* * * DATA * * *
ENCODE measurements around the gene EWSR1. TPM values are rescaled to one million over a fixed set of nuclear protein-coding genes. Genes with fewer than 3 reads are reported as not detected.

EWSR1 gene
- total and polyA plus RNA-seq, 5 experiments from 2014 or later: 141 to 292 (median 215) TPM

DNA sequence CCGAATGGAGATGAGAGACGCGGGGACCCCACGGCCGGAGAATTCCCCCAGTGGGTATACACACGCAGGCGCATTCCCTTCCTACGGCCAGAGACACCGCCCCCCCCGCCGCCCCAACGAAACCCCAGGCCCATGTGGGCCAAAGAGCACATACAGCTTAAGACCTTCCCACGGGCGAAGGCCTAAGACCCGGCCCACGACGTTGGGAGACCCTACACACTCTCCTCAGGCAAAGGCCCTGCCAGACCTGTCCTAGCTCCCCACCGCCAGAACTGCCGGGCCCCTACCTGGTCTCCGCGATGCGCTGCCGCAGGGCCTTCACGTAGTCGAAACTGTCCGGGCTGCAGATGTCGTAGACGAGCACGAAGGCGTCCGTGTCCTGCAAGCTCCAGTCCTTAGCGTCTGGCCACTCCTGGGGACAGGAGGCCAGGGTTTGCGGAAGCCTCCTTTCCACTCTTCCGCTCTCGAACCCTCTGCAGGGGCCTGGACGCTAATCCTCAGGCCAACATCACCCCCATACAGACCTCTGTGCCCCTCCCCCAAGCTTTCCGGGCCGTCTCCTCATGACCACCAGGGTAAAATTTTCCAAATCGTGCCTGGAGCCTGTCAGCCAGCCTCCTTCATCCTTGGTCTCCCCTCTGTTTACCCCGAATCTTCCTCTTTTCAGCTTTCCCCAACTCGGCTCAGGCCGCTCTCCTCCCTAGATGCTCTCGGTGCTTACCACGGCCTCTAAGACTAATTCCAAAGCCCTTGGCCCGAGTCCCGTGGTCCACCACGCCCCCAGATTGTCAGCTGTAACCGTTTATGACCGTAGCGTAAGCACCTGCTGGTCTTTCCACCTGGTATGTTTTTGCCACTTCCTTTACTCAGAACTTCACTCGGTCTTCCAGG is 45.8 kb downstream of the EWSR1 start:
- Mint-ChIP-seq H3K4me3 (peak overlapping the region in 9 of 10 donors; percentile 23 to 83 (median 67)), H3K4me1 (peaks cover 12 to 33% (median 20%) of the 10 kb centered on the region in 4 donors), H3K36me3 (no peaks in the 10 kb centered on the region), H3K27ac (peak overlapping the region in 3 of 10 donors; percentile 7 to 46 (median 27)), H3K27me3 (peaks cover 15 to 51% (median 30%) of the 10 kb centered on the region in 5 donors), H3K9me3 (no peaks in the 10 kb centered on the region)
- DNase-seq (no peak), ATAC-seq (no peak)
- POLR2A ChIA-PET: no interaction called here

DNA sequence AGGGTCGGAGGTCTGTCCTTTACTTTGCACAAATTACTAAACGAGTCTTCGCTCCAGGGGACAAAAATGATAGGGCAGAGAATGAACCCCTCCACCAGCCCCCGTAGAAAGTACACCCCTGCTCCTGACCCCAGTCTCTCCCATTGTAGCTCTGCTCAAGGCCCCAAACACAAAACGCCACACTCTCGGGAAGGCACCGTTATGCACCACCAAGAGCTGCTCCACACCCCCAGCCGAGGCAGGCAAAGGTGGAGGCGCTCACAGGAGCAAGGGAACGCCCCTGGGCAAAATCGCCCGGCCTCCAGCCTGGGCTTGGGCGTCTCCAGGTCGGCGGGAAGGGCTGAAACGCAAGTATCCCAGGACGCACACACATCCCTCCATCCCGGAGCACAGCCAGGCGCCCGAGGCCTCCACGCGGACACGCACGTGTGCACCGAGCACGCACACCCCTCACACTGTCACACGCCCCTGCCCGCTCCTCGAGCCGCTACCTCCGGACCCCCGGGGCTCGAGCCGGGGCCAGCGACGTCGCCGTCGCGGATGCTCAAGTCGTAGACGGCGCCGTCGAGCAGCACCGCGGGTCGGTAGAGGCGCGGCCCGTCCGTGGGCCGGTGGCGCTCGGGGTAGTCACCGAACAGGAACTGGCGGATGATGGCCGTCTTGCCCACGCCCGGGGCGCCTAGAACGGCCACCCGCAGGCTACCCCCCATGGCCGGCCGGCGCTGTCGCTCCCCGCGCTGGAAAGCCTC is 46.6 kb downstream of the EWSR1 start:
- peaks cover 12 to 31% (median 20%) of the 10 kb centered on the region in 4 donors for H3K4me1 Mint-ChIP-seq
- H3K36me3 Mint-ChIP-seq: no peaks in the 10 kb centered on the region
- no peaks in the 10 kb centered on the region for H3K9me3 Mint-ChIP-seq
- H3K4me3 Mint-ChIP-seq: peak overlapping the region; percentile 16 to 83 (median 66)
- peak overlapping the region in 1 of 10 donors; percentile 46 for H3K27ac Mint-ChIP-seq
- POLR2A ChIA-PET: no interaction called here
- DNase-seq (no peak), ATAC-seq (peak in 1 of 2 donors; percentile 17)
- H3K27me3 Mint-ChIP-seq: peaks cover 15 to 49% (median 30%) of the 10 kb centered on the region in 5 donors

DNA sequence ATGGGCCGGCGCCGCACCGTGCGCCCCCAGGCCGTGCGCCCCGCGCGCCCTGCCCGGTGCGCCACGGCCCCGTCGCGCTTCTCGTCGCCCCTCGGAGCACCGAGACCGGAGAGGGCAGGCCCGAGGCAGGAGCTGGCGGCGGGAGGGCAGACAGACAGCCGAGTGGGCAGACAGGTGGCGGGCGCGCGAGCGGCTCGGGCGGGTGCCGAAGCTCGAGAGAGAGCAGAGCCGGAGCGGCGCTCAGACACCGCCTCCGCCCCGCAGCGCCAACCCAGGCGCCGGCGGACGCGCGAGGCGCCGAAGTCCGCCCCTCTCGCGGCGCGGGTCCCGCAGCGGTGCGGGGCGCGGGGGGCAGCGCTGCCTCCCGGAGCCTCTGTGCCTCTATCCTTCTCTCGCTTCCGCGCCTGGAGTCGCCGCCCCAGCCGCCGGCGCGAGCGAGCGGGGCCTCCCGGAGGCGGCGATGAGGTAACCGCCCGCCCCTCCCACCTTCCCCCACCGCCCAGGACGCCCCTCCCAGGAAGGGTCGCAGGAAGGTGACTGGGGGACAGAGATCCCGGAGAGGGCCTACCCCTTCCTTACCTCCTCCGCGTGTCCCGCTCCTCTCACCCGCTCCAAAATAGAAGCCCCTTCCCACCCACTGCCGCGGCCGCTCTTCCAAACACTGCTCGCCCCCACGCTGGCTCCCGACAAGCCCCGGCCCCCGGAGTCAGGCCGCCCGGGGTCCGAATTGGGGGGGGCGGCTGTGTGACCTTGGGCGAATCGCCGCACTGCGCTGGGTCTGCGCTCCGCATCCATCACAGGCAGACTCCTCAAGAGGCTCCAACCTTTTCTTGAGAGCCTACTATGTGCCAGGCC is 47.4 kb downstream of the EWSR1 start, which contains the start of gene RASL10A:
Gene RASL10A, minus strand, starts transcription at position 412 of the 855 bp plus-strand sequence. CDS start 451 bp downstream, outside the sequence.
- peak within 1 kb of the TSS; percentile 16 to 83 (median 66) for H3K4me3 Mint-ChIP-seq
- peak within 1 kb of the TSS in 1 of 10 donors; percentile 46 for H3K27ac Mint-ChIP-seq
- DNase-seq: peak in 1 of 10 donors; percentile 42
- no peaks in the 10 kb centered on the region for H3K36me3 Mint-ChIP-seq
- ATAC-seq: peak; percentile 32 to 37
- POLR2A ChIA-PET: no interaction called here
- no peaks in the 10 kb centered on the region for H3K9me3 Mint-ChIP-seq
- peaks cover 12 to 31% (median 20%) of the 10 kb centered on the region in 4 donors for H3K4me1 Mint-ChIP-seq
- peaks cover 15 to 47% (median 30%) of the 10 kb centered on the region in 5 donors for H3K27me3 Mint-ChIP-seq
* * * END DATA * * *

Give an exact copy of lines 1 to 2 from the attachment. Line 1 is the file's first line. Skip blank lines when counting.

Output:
ENCODE measurements around the gene EWSR1. TPM values are rescaled to one million over a fixed set of nuclear protein-coding genes. Genes with fewer than 3 reads are reported as not detected.

EWSR1 gene